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Crucible of Power

A History of American Foreign Relations from 1945

Howard Jones

Employing a narrative approach that uncovers the tangled and often confusing nature of foreign affairs, Crucible of Power focuses on the personalities, security interests, and post-war/Cold War tendencies behind the formulation and implementation of U.S. foreign policy since 1945. The book includes updated coverage of the Bush administration's foreign policy, with particular emphasis on the Middle East. Selections from key foreign policy documents appear in each chapter. « less more »
Rowman & Littlefield Publishers
Pages: 400Size: 7 1/4 x 10
978-0-7425-6454-1 • Paperback • December 2008 • $46.00 • (£31.95)
978-0-7425-6455-8 • eBook • December 2008 • $43.00 • (£29.95)
Howard Jones is research professor in the Department of History at the University of Alabama. A recipient of both the John F. Burnum Distinguished Faculty Award for teaching and research and the Blackmon-Moody Outstanding Professor Award, he teaches courses in American foreign relations and the U.S.-Vietnam War.
Chapter 1: Cold War and Containment in Europe and the Near East, 1945–1950
Chapter 2: Cold War and Containment in East Asia, 1950–1953
Chapter 3: Containment Continued: The Eisenhower Years, 1953–1961
Chapter 4: Containment at the Brink: Kennedy and Cuba, 1961–1963
Chapter 5: Containment in Collapse: Johnson and Vietnam, 1963–1969
Chapter 6: Vietnamization through Détente: A New Containment, 1969–1977
Chapter 7: The New World Order: Jimmy Carter and the Diplomacy of Human Rights, 1977–1981
Chapter 8: Cold War II: Reagan and the Revival of Containment, 1981–1989
Chapter 9: The End of the Cold War and the Outbreak of Regional Conflicts, 1989–2001
Chapter 10: President George W. Bush and Missionary Diplomacy: 9/11, the Preemptive War with Iraq, and the Global War on Terrorism, 2001–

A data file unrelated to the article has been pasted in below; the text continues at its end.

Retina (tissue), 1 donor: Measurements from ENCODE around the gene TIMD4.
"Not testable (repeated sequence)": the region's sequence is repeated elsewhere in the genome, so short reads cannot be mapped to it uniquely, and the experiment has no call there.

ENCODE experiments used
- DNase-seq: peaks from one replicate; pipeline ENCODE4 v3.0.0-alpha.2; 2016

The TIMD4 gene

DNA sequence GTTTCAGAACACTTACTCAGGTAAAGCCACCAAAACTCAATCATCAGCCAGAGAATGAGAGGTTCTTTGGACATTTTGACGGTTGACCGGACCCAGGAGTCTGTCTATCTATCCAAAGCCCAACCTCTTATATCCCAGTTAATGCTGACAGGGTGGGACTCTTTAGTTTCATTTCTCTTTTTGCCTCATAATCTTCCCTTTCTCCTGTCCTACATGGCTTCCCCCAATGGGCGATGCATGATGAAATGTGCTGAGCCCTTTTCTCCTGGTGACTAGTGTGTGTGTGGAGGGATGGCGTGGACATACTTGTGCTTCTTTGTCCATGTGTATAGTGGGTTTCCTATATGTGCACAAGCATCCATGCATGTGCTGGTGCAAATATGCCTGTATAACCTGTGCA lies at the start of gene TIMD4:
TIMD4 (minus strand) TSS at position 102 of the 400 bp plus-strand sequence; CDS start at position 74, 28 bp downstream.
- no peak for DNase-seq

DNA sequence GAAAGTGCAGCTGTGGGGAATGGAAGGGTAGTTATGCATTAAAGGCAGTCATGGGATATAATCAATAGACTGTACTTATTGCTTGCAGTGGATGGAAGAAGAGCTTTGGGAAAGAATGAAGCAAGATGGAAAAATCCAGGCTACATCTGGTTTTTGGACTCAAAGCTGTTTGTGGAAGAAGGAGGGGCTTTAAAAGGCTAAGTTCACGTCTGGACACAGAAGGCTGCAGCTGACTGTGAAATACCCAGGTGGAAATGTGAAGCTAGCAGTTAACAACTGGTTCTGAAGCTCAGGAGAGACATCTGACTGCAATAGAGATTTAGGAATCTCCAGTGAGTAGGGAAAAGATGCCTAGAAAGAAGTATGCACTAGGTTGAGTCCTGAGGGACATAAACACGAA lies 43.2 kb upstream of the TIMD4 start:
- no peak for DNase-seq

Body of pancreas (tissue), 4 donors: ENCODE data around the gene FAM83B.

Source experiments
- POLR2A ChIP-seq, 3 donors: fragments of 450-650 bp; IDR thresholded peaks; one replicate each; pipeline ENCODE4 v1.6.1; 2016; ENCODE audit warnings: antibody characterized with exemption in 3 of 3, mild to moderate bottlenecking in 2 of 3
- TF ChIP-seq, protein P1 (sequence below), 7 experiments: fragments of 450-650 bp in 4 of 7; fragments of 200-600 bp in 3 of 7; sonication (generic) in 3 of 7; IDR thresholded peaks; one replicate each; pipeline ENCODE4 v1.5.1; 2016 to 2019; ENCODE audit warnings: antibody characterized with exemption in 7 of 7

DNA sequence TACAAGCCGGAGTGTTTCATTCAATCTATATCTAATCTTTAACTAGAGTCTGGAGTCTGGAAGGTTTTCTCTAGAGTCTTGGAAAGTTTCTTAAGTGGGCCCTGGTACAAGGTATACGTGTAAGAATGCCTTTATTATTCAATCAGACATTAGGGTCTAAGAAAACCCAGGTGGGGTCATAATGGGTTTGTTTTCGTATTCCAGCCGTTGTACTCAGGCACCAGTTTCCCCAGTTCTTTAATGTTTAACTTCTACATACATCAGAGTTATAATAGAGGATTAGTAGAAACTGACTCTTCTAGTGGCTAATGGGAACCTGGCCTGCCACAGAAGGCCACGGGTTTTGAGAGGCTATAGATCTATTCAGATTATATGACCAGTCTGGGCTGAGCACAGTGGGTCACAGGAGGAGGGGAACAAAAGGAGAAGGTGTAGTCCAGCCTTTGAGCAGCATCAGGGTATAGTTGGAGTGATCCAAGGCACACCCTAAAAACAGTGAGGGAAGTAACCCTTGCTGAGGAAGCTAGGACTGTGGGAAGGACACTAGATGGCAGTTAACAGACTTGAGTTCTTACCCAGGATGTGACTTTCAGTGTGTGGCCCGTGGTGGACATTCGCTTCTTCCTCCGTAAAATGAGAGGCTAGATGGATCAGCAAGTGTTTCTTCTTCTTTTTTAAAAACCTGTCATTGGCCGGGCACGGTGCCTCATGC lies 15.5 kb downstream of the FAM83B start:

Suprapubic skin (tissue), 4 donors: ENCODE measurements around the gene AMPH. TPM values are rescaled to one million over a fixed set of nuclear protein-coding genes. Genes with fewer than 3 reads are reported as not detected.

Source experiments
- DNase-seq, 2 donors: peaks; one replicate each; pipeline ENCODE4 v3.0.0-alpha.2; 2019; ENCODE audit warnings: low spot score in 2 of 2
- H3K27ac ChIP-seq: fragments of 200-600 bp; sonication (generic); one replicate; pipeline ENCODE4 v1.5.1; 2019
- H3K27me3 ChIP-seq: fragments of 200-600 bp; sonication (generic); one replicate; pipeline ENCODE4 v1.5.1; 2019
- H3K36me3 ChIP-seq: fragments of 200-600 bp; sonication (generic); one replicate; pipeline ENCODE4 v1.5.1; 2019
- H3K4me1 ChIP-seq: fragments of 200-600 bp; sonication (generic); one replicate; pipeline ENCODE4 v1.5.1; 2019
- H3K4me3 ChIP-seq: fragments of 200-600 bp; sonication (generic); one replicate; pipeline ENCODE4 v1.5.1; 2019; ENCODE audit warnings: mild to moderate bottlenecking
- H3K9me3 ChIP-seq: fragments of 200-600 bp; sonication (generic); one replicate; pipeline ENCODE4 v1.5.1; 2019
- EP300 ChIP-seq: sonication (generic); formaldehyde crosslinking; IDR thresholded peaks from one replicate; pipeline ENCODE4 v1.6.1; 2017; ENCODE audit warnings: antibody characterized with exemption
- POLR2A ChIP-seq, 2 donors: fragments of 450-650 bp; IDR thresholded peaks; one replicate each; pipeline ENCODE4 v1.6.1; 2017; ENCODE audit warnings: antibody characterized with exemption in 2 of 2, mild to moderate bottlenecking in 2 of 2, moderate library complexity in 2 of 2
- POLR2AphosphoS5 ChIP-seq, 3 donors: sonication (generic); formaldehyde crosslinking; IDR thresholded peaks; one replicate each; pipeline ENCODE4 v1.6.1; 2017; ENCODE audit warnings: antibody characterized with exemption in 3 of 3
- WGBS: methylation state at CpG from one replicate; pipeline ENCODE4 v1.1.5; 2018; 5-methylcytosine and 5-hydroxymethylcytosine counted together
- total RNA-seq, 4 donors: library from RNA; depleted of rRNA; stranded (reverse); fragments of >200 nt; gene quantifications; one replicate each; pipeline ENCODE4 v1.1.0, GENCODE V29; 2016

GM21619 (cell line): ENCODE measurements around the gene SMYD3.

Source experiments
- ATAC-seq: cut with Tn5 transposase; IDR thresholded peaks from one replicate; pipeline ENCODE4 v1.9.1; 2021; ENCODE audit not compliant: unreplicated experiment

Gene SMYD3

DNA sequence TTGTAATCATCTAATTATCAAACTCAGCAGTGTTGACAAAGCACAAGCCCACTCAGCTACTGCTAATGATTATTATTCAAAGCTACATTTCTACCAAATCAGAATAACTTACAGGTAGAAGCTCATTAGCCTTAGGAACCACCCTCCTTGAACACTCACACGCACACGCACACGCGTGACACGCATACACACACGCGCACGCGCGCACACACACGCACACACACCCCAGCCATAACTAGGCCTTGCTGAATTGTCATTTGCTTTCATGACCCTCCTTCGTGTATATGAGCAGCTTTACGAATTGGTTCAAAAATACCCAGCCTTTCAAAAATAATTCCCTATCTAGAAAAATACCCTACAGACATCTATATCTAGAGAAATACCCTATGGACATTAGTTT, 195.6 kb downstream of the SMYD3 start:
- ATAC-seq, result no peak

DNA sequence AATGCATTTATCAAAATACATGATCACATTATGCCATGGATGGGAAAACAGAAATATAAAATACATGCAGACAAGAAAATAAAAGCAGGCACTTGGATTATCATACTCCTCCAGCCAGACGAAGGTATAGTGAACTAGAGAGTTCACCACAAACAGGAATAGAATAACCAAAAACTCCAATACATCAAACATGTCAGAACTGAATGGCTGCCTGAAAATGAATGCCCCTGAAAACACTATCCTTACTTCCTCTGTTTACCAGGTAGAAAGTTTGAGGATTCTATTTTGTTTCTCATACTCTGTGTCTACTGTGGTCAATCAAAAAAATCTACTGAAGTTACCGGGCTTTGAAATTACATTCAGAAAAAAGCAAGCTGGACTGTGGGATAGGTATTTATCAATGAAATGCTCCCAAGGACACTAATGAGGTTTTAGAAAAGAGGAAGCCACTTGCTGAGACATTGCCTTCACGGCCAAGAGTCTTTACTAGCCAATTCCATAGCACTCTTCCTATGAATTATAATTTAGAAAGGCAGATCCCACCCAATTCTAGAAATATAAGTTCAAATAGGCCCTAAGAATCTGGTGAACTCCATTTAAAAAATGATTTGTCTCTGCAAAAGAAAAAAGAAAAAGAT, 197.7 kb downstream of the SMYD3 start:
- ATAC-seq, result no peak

Praise for Crucible of Power: A History of American Foreign Relations from 1897:

Howard Jones draws on his remarkable breadth as a historian of U.S. foreign relations to produce a distinguished survey of America's growth as an emerging power in the 1890s to its present-day position of global preeminence. His exposition is precise; his sources, exhaustive; his illustrations, revealing.

Richard H. Immerman, Temple University

Praise for Crucible of Power: A History of American Foreign Relations from 1897:

Straightforward and direct, Crucible of Power provides students with an accessible means of gaining entrée into the history of U.S. foreign relations.

Mark T. Gilderhus, Lyndon B. Johnson Chair, Texas Christian University

Praise for Crucible of Power: A History of American Foreign Relations from 1897:

In a volume characteristic of his broad-ranging and important scholarship on U.S. foreign relations, Professor Jones has written a comprehensive, tempered, and highly accessible narrative account of the nation's twentieth-century international involvements.

Joseph A. Fry, University of Nevada, Las Vegas